“museum: an institution devoted to the procurement, care, and display of objects of lasting interest or value.”
-Webster’s Third New International Dictionary
One of the most important and worthy goals of an archaeology/anthropology museum is to preserve a material record of the past. However, museums also must strive to show how aspects of that record are relevant to today’s world. This mission clearly can be accomplished in many ways, through educational outreach, lectures, and exhibitions. It is particularly challenging to create exhibitions that show the relevance of objects from the past, but when successful, these can he tremendously rewarding for both the public and museum staff alike.
The relevance of the past (from the Far distant to the very recent) for people today can be illustrated in many ways. First, an exhibit can highlight the accomplishments—aesthetic, technical, or organizational—of a past culture. It can focus the viewer’s attention on, say, how a culture overcame technical and environmental limitations to produce architectural triumphs that are still marveled at today. Angkor, whose celebrated technological and artistic achievements are featured in this issue, provides a good example. In so doing, the exhibit can foster an appreciation of cultures other than our own, in general, and the achievements of these cultures in circumstances far different from those of the modern world, in particular.
Second, the study of the past can provide useful perspectives on problems facing the world today. That is to say, museum exhibits can and should explore “the lessons of history” that recent archaeological scholarship has shed light on. For example, as I have argued elsewhere, new understandings of the demise of Classic Maya civilization in the southern Yucatan Peninsula offer important insights into the long-term potential and limitations of rainforest environments and the consequences of large population growth, forest clearance, and agricultural intensification.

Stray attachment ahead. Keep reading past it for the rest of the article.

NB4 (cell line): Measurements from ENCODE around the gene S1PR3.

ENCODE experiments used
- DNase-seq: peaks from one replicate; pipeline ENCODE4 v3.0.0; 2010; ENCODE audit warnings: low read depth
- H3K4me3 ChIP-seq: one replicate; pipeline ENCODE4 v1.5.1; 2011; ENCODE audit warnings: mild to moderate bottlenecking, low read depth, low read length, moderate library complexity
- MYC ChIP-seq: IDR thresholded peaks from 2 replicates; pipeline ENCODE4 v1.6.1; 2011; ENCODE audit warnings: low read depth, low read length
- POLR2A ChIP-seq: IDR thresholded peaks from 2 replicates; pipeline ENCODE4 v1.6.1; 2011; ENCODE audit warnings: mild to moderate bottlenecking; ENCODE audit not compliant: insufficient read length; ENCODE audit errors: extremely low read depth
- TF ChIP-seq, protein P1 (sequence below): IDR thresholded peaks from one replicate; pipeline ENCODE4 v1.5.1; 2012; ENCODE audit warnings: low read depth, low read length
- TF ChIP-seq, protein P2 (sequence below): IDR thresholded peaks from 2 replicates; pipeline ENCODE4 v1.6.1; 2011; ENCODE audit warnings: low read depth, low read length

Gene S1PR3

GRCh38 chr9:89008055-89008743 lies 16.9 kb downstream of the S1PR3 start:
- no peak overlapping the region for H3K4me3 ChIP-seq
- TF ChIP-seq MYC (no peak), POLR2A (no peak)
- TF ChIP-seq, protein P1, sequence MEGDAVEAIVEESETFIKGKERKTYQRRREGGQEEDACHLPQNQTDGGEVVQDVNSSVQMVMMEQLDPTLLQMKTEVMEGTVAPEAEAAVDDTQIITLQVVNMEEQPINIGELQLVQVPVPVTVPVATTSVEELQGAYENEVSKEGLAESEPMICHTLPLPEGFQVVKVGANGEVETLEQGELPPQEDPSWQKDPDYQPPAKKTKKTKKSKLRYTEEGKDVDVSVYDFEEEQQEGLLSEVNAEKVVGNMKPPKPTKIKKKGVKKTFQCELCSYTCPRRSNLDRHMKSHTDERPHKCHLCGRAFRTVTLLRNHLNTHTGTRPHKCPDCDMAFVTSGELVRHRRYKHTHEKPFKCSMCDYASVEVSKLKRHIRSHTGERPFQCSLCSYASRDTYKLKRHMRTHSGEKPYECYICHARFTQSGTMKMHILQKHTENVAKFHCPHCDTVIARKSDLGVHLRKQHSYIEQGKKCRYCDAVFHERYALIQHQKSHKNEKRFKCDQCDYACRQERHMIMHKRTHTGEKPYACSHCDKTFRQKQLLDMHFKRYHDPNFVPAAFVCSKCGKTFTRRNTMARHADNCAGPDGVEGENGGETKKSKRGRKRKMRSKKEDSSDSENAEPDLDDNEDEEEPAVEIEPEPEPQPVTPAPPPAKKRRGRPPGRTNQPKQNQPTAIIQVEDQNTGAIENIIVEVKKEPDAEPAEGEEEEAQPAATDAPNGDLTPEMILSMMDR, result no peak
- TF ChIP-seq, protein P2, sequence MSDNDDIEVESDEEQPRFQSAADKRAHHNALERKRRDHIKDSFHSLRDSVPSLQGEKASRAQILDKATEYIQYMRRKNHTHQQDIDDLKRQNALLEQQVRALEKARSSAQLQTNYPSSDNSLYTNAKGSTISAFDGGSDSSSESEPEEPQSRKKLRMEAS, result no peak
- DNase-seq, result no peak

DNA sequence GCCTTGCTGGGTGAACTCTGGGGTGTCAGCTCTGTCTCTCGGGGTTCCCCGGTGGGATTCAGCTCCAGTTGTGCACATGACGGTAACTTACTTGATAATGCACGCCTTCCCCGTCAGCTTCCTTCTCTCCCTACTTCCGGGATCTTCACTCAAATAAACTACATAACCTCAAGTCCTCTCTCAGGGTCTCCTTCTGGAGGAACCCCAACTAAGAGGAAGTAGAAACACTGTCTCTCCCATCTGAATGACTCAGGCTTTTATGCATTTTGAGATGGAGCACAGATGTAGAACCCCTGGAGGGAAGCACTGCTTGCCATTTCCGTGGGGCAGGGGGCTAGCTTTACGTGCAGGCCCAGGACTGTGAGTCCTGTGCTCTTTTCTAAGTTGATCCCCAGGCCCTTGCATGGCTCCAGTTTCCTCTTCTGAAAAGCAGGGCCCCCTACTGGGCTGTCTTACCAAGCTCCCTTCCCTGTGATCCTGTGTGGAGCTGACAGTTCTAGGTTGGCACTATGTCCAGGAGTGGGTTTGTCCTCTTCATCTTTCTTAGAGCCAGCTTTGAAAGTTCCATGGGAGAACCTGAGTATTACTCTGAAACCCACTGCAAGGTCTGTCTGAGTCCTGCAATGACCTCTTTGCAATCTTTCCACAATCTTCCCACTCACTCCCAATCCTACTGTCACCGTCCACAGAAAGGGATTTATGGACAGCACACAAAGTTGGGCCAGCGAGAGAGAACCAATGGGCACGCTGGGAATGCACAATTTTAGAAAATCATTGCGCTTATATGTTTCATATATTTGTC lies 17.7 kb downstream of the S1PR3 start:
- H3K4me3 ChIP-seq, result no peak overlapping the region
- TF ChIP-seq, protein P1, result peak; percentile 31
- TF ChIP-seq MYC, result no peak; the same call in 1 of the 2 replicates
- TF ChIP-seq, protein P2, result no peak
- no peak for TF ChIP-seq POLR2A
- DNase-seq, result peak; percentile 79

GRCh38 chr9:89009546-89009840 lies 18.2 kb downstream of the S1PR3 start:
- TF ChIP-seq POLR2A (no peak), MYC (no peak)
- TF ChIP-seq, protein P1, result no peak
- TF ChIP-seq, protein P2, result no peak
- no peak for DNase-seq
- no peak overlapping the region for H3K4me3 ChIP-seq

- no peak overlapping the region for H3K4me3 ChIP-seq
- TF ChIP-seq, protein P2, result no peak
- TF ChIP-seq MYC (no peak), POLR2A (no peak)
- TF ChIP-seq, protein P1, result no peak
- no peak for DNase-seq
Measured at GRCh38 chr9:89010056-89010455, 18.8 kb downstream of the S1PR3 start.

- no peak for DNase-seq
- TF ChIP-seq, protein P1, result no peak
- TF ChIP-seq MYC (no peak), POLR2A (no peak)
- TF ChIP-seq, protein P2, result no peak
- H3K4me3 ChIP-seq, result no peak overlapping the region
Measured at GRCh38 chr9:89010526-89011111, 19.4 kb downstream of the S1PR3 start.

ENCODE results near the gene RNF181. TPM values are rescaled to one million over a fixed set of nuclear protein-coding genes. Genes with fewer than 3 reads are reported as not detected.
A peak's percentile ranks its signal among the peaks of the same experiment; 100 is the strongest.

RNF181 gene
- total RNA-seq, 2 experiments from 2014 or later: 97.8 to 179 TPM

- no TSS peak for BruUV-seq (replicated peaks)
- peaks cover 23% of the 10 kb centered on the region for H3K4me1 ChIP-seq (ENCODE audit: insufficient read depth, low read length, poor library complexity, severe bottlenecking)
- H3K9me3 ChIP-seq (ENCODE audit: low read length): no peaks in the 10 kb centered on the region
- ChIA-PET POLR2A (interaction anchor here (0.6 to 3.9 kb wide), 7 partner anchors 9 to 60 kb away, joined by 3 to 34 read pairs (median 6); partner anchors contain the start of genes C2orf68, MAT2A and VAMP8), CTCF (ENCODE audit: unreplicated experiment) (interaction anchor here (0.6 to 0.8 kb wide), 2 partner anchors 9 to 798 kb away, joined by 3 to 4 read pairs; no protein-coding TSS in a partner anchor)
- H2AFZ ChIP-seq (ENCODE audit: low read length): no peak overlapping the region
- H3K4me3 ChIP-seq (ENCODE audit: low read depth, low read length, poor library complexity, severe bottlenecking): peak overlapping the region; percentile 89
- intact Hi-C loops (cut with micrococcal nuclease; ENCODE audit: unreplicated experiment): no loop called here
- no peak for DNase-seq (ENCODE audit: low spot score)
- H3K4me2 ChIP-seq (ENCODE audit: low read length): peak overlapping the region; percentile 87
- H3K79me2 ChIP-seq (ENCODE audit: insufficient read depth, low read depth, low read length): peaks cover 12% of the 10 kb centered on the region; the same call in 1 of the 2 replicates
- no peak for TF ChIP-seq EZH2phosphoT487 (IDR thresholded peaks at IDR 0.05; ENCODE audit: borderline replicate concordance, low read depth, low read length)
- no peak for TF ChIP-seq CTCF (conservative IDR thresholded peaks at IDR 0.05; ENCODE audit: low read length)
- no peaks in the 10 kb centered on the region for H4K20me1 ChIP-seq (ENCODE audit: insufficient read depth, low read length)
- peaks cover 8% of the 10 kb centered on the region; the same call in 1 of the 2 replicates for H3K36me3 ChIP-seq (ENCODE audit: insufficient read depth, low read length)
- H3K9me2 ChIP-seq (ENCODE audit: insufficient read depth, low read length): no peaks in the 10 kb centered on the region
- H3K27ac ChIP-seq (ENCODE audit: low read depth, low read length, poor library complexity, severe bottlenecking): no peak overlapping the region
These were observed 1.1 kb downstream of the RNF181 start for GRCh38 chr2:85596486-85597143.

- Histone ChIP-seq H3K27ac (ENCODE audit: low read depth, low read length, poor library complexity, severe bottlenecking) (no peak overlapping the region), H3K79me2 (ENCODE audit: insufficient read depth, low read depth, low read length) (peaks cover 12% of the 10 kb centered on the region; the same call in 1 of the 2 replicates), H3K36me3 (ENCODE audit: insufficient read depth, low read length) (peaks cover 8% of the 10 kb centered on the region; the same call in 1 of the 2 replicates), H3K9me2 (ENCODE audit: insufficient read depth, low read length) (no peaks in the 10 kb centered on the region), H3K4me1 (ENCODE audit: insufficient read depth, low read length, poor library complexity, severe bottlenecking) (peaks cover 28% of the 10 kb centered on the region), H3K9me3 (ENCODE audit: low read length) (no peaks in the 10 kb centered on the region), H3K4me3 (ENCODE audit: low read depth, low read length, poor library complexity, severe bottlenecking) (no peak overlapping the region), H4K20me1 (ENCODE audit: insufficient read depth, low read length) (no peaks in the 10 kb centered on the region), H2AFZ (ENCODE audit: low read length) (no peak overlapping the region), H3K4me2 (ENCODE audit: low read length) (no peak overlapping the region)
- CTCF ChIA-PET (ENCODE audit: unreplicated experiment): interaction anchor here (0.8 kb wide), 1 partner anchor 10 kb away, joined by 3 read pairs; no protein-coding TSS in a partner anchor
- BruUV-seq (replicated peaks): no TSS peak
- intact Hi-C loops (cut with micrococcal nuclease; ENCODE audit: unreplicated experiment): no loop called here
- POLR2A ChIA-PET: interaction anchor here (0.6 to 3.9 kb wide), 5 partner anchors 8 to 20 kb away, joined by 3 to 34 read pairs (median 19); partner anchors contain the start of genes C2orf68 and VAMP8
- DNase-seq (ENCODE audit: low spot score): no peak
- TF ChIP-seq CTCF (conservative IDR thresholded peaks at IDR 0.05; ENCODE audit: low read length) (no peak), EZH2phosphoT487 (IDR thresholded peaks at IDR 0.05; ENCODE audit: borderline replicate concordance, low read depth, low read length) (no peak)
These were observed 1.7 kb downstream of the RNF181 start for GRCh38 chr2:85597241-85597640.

Third, an exhibit can point out the direct utility of the past. New archaeological research has begun to reveal practical applications of some scholarly finds, as I mentioned a couple of months ago in this column. For instance, Dr. Clark Erickson’s fieldwork in the southern Andes and most recently near the headwaters of the Amazon has uncovered the workings and advantages of raised field agriculture. He and other colleagues have been able to reintroduce this productive technology to modem peasants in the areas.
Fourth, archaeological and ethnographic research has often revealed interesting cultural continuities (and discontinuities) over long periods of time and these can be presented through exhibits. Such exhibits can help illuminate the nature of various cultures around today’s globe, and can lead viewers to a better understanding and appreciation of modern cultural practices. Our new permanent exhibit on “Living in Balance,” now on display in the Ruth and Earl Scott Gallery, offers some nice illustrations of how studies of both the past and present can offer insights into modern cultures of the American Southwest
By emphasizing the relevance of their research and collections, archaeology and anthropology museums can help show visitors why “procurement, care, and display” of objects of the past and present can and should make such material culture have “lasting value.”
Jeremy A. Sabloff
The Charles K. Williams II Director